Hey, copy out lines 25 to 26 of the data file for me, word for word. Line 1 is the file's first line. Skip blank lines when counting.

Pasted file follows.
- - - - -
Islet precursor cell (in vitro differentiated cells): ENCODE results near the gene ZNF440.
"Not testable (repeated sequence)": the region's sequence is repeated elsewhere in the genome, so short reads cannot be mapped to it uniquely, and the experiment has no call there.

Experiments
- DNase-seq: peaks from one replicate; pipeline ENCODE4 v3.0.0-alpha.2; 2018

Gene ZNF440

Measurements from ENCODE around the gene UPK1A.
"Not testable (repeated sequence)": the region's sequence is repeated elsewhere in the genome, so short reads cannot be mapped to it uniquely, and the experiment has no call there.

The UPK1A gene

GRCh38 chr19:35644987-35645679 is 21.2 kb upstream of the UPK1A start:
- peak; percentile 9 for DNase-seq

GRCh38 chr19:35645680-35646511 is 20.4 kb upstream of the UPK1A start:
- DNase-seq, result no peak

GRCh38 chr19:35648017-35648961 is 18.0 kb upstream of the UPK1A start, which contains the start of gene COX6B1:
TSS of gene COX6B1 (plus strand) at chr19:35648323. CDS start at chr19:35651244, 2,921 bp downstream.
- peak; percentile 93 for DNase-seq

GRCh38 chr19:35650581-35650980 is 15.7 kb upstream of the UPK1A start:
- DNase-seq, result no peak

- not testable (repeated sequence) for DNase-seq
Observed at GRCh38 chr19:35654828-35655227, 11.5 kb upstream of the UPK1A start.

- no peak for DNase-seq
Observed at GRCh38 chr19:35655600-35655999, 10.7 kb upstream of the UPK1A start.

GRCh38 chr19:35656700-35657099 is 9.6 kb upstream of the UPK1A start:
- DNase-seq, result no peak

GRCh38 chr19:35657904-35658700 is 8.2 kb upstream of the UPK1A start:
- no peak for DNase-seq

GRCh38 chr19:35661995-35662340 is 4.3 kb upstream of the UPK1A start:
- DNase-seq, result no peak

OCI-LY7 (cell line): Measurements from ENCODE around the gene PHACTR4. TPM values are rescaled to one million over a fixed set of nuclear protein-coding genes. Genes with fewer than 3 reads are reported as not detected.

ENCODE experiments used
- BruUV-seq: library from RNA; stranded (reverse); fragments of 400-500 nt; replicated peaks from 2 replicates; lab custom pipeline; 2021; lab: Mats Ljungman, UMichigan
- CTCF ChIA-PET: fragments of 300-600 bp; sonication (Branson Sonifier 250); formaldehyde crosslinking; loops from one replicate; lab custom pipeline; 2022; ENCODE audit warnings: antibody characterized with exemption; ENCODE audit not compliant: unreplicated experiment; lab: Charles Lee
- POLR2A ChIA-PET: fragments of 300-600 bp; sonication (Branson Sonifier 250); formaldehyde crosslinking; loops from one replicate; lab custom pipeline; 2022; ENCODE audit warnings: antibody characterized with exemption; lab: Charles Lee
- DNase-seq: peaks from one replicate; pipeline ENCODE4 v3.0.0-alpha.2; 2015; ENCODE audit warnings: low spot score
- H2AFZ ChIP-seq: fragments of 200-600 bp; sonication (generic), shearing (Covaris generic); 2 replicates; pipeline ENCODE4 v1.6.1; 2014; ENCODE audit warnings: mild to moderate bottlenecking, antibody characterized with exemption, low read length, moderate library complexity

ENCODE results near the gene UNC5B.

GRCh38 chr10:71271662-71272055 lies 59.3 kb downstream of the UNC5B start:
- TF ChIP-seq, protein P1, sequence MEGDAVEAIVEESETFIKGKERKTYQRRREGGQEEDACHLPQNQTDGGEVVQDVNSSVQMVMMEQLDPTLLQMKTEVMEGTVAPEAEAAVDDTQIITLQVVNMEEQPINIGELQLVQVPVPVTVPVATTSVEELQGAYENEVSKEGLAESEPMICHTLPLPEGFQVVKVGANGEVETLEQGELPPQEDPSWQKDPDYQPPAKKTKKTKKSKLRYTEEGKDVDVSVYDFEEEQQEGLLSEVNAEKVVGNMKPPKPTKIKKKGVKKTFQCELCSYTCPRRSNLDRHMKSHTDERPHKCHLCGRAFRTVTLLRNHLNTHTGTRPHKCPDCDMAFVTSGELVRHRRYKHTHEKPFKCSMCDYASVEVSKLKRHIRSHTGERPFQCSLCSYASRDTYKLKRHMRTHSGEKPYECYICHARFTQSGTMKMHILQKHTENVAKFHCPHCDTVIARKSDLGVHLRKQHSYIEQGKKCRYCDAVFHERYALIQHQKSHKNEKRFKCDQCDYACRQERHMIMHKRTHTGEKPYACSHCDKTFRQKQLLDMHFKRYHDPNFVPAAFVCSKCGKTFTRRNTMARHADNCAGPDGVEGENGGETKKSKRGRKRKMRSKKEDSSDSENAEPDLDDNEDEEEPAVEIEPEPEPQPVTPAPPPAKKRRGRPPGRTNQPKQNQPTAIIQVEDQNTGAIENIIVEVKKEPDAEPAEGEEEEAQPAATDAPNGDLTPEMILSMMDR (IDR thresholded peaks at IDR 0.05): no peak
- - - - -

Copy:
- no peak for DNase-seq

GRCh38 chr19:35661995-35662340 is 4.3 kb upstream of the UPK1A start: